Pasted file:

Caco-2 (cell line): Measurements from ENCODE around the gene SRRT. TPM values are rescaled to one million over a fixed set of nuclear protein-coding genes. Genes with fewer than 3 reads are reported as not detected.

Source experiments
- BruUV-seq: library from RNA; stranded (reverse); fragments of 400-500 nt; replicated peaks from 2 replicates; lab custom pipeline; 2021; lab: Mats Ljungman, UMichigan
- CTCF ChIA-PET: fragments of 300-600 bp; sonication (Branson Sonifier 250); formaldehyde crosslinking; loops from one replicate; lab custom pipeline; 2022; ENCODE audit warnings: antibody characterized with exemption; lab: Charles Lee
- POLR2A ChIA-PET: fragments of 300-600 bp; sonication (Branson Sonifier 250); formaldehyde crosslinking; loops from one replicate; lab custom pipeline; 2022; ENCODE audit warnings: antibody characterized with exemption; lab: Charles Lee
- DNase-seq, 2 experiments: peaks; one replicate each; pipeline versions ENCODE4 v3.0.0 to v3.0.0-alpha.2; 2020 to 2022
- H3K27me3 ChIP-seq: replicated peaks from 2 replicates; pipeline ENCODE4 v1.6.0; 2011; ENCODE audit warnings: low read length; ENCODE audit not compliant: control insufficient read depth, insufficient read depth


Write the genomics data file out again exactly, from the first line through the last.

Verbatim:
Caco-2 (cell line): Measurements from ENCODE around the gene SRRT. TPM values are rescaled to one million over a fixed set of nuclear protein-coding genes. Genes with fewer than 3 reads are reported as not detected.

Source experiments
- BruUV-seq: library from RNA; stranded (reverse); fragments of 400-500 nt; replicated peaks from 2 replicates; lab custom pipeline; 2021; lab: Mats Ljungman, UMichigan
- CTCF ChIA-PET: fragments of 300-600 bp; sonication (Branson Sonifier 250); formaldehyde crosslinking; loops from one replicate; lab custom pipeline; 2022; ENCODE audit warnings: antibody characterized with exemption; lab: Charles Lee
- POLR2A ChIA-PET: fragments of 300-600 bp; sonication (Branson Sonifier 250); formaldehyde crosslinking; loops from one replicate; lab custom pipeline; 2022; ENCODE audit warnings: antibody characterized with exemption; lab: Charles Lee
- DNase-seq, 2 experiments: peaks; one replicate each; pipeline versions ENCODE4 v3.0.0 to v3.0.0-alpha.2; 2020 to 2022
- H3K27me3 ChIP-seq: replicated peaks from 2 replicates; pipeline ENCODE4 v1.6.0; 2011; ENCODE audit warnings: low read length; ENCODE audit not compliant: control insufficient read depth, insufficient read depth